Peter Kaiser, Yup’ik, of Bethel, owns a plane and works for a construction company as a carpenter in the summer. His sponsors include Calista Corporation, his employer Knik Construction, Donlin Gold, Ryan Air, and numerous other companies, individuals and families.
After sponsorships and winnings, he makes up the difference with his income.
“I’m fortunate to have had people help me out quite a bit. It’s made it possible for us to get to where we are today,” said Kaiser, who’s had two top 10 finishes in five Iditarods; he finished 13th in 2014, netting $23,400. “Money is a big factor in this sport. If you’re just scraping by, you’re going to get stressed about it, and it’s only a matter of time before you’re not doing it anymore.”
Money is not the only stressor. Training has taken him away from his family – his girlfriend and their young son — for as long as three months.
Still, being out on the ancestral routes with his dogs is part of his DNA. “It’s something I grew up doing all my life. It’s something I’ve always loved and wanted to do. Now, I love it even more,” he said.
Two prominent Yup’ik mushers, Williams Sr. and his son, Mike Jr., are skipping this year’s Iditarod to build their resources and prepare for 2016. Mike Jr. finished 13th, 11th, and eighth in three of five Iditarods, and the father’s goal is to see his son become the first Yup’ik Iditarod champion. “We’re taking a year off to rebuild our capacity,” Williams Sr. said. “We are getting ready to have Mike Jr. be very competitive on the Iditarod next year — get our training in, hopefully garner some of the sponsorship we need to win the race or at least be one of the top contenders.”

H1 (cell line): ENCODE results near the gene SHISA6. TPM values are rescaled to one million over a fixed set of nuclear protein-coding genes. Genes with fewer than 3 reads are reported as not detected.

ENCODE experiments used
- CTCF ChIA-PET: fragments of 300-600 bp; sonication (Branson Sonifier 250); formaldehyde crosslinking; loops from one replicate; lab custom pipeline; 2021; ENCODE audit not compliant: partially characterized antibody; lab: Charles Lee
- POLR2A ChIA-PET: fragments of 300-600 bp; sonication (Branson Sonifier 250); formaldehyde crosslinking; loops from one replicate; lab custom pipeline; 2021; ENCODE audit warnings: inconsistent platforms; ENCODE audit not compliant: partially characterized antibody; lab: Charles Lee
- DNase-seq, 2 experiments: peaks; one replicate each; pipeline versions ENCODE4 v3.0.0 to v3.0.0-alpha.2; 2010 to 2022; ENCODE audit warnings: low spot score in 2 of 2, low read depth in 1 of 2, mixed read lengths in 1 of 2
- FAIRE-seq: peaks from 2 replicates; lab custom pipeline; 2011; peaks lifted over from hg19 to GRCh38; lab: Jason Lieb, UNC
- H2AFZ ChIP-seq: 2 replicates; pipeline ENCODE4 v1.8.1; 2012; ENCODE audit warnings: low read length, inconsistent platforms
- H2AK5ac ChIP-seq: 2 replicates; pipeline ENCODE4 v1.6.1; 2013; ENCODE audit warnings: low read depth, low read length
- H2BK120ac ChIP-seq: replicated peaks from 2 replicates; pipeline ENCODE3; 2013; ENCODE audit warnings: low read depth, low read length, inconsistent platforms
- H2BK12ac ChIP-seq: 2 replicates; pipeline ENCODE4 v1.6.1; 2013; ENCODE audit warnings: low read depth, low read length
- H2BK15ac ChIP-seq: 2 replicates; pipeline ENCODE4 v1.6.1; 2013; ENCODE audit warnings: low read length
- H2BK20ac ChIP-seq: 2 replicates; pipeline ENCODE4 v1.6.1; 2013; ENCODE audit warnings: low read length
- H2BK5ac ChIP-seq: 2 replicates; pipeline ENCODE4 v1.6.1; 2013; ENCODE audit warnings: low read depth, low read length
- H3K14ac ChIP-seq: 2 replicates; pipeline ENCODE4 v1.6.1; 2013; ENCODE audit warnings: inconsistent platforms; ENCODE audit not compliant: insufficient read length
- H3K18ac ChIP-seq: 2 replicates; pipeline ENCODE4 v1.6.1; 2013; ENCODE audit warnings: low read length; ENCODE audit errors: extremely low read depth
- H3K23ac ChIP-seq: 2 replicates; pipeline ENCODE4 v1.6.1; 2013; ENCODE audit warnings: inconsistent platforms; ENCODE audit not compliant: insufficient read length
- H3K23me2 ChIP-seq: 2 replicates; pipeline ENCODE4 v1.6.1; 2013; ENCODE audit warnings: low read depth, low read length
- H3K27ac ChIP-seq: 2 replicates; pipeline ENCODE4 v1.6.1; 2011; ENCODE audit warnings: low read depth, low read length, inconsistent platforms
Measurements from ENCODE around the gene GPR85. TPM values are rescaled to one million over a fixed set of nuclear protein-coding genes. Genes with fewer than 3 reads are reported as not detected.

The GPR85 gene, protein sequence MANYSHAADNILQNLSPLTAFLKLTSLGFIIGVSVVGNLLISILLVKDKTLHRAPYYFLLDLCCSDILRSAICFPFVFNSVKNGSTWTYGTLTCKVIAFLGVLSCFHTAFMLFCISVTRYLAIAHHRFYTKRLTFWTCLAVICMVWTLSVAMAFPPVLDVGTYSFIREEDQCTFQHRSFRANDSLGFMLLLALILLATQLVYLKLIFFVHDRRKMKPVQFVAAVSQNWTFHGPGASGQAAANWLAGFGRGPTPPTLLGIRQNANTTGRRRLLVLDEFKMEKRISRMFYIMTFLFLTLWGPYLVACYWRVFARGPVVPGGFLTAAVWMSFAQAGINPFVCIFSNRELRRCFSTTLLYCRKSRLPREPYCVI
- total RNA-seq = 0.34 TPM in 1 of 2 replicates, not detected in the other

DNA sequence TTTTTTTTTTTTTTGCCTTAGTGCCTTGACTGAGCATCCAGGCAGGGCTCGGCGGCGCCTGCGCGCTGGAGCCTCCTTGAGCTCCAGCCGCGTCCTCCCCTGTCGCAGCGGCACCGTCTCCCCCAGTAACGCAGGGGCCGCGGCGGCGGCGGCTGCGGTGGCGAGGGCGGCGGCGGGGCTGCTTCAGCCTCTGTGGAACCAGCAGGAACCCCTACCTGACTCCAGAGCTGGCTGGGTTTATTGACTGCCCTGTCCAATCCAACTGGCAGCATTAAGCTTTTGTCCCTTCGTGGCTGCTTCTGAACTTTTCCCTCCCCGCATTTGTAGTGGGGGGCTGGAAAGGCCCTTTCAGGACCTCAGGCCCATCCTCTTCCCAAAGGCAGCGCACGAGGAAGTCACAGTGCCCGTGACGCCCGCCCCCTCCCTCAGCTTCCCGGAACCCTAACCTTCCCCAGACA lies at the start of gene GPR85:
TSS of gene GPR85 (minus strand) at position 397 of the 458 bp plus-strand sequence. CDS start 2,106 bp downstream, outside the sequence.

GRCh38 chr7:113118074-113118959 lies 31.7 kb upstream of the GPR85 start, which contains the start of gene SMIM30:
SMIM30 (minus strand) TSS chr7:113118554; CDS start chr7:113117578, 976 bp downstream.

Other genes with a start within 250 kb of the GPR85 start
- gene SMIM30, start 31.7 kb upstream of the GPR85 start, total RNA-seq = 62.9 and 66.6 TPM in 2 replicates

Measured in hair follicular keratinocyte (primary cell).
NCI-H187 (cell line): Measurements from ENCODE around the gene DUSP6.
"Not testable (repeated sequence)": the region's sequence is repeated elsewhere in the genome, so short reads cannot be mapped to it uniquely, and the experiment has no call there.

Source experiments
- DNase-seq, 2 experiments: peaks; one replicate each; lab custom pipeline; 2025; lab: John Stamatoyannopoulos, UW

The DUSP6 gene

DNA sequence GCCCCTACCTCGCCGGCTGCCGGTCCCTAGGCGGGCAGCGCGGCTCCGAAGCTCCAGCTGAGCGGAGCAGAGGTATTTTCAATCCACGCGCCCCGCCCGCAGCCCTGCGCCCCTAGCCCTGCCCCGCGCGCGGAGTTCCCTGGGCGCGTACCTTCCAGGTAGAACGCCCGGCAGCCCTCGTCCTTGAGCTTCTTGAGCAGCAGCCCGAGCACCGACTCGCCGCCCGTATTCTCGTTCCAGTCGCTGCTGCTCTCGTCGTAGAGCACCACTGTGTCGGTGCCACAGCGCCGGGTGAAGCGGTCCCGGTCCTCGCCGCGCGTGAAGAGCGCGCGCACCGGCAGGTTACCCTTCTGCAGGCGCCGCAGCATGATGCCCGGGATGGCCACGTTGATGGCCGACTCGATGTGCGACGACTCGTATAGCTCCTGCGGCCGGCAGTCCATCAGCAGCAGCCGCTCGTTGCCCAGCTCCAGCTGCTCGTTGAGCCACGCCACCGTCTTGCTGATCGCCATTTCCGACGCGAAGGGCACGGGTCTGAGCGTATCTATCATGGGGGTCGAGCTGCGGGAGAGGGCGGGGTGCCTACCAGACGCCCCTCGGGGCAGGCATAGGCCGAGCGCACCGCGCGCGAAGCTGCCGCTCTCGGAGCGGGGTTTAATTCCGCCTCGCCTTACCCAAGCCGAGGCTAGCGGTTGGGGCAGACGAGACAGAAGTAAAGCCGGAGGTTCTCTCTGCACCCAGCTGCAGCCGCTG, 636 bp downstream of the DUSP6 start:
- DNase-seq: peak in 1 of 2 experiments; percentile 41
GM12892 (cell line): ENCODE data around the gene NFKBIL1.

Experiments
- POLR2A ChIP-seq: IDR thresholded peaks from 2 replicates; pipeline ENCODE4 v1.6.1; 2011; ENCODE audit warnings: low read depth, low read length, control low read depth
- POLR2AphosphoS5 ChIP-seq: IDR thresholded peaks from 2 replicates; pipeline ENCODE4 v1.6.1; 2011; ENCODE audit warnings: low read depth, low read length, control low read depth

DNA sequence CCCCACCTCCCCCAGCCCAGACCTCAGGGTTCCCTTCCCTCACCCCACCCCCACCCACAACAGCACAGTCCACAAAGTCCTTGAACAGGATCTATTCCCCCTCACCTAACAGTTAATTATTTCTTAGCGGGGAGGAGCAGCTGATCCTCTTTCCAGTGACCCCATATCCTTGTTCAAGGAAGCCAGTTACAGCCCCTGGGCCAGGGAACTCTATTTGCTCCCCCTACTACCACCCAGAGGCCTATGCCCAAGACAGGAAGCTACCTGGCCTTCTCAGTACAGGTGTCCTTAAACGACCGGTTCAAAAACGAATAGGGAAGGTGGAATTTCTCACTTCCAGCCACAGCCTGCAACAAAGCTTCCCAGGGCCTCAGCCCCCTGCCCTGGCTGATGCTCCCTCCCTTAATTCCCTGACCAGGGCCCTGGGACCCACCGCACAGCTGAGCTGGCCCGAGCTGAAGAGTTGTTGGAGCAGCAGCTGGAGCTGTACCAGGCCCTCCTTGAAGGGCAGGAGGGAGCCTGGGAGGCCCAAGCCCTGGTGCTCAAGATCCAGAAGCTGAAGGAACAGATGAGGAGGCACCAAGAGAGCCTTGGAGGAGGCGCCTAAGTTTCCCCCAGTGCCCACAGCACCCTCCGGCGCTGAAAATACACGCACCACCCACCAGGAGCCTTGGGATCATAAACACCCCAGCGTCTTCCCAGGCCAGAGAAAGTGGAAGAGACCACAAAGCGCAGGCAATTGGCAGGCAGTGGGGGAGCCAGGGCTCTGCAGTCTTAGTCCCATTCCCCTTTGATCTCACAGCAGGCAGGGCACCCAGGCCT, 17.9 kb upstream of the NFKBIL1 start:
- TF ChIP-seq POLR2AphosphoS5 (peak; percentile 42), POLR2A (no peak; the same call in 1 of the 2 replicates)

Williams Sr. said he’d like to see bigger purses and more sponsorships for Alaska Native mushers. Just as the Canoe Journey has revived the art of canoe carving, travel on ancestral waters, and cultural teachings among young Native people, Williams Sr. believes a strong Native presence in the Iditarod would have a similar effect in young Alaska Natives.
“We need all the support we can get from Indian country and our Alaska Native corporations,” Williams Sr. said. “Native corporations help some, but not to a level where it’s something major. I appreciate their help, but I’ve been discouraged that Alaska Native mushers aren’t getting that consistent help. There’s been some help, but not to a level where we’ll be real competitive.”
Diehl said of Alaska Native presence in competitive mushing, “I think it’s real important [to the culture]. It shows the youth that with hard work, good things come from it. It can give them hope, give them something to look forward to. … It’s something that the community needs.”